Retail Stores Are Alive and Kicking

By Scott Fenwick,
Retail Stores Are Alive and Kicking Image

In June 1897, newspapers erroneously reported that American author Mark Twain became ill in London and died. In response, Twain wrote a correction in the New York Journal: “The report of my death was an exaggeration’."

The famous reply has lived on and it’s one that the retail industry can call to mind in the face of skepticism about the future. With the holiday season upon us, it’s critical for the retail industry to take an objective view of itself. Consumer confidence has been climbing, and recent analyst reports by Thomson Reuters project that same-store sales for the fourth quarter (November, December and January) will rise 1.7 percent over the year prior.

Analysts also predict this year’s holiday sales will be spearheaded by the clothing, appliance and general merchandise department stores and wholesale clubs.

That means shoppers in stores, ready to spend. So while some predict retail stores are on their way out, there are many other signs that signal retail stores aren’t going anywhere. Among some of the key statistics:

  • Ecommerce sales represented just 6.4 percent of all U.S. retail sales in Q2, according to (August 2014)
  • According to an OpinionLab study, 37 percent of millennials indicate they would rather shop at the mall vs. 27 percent who prefer to shop online. It’s not the location – it’s the experience that needs to change.
  • A 2013 study found that 75 percent of shoppers rank sensory experience and product immersion as influencers in how they shop.
  • According to a Harris Poll, shoppers prefer to purchase clothing (37 percent), shoes (35 percent) and smartphone/cell phones (35 percent) in person.
  • A 2013 study by global management consulting firm AT Kearney of 3,200 U.S. and U.K. consumers found they spent 61 percent of their shopping time in stores.
  • AT Kearney’s study also indicates that traditional shopping — as in a physical storefront — still makes up the vast majority of all retail sales. The study found a whopping 90 percent of all retail sales occur in physical store locations, and 95 percent of retail sales overall go through businesses that maintain a brick and mortar presence.
  • Moreover, the same study found 40 percent of shoppers spent more than they had planned while shopping in brick-and-mortar stores. By comparison, only 25 percent of shoppers spent more than expected when shopping online.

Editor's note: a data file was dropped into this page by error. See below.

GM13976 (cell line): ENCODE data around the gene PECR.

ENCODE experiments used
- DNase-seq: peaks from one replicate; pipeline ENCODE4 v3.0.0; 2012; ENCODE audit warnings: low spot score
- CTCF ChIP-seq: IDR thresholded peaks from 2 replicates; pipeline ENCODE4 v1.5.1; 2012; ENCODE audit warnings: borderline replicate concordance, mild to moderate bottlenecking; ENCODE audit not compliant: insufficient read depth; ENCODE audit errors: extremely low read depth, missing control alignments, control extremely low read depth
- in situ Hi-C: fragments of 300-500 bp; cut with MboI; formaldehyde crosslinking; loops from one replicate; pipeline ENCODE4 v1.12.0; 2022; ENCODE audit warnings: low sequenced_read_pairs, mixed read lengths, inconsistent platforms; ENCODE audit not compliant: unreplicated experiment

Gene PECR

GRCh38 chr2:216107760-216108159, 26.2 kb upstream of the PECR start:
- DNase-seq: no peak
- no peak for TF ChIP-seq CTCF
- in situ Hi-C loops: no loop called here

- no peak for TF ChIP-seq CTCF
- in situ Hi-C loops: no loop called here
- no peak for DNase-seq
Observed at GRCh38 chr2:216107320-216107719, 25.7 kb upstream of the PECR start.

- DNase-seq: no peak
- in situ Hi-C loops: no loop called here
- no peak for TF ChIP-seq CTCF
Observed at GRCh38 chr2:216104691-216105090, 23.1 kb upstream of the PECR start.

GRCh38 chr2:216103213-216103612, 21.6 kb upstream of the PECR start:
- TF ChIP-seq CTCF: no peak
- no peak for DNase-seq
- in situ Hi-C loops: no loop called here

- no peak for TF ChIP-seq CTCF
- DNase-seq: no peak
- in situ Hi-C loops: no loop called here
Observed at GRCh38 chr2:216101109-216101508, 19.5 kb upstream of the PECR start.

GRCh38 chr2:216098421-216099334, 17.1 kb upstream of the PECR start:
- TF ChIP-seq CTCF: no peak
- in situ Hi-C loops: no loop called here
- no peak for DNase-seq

• Shopping-center owners continued to increase rents in the second quarter as a host of retailers in expansion mode jockeyed for dwindling available space in existing high-quality centers.
  • Vacancy rates at U.S. malls and strip malls remained minimal in the second quarter such that retailers seeking to move into the best centers often must wait for another tenant to leave.
  • Vacancies at strip centers declined to 10.3 percent in the second quarter, down 0.10 percentage points from the first quarter and now nearly a percentage point lower than a post-recession high set in the third quarter of 2011, according to data from Reis Inc. At malls, vacancy remained at 7.9 percent for the third consecutive quarter, down from a high of 9.4 percent set in the third quarter of 2011.
  • Retail landlords say that plenty of retailers are expanding, led by specialty grocers such as Whole Foods Market Inc. and Trader Joe's, sports and outdoors stores, discount apparel sellers, dollar stores and medical offices. The roster of shrinking retailers is the same that has been whittling store counts for the past two years: electronics retailers, booksellers, office-supply chains and toy sellers.

In addition to the above statistics, in general, a large portion of online retail promotion is being directed to and fulfilled from stores. This can mean top-line revenue and margin growth for retailers, and the continuation of the trend that’s turning brick-and-mortar into digital assets in an omnichannel world.

Technology and consumer preferences will continue to introduce new challenges and cause retailers to adapt and experiment with solutions that work best for them. One thing is clear, however—stores play a starring role in omnichannel success.

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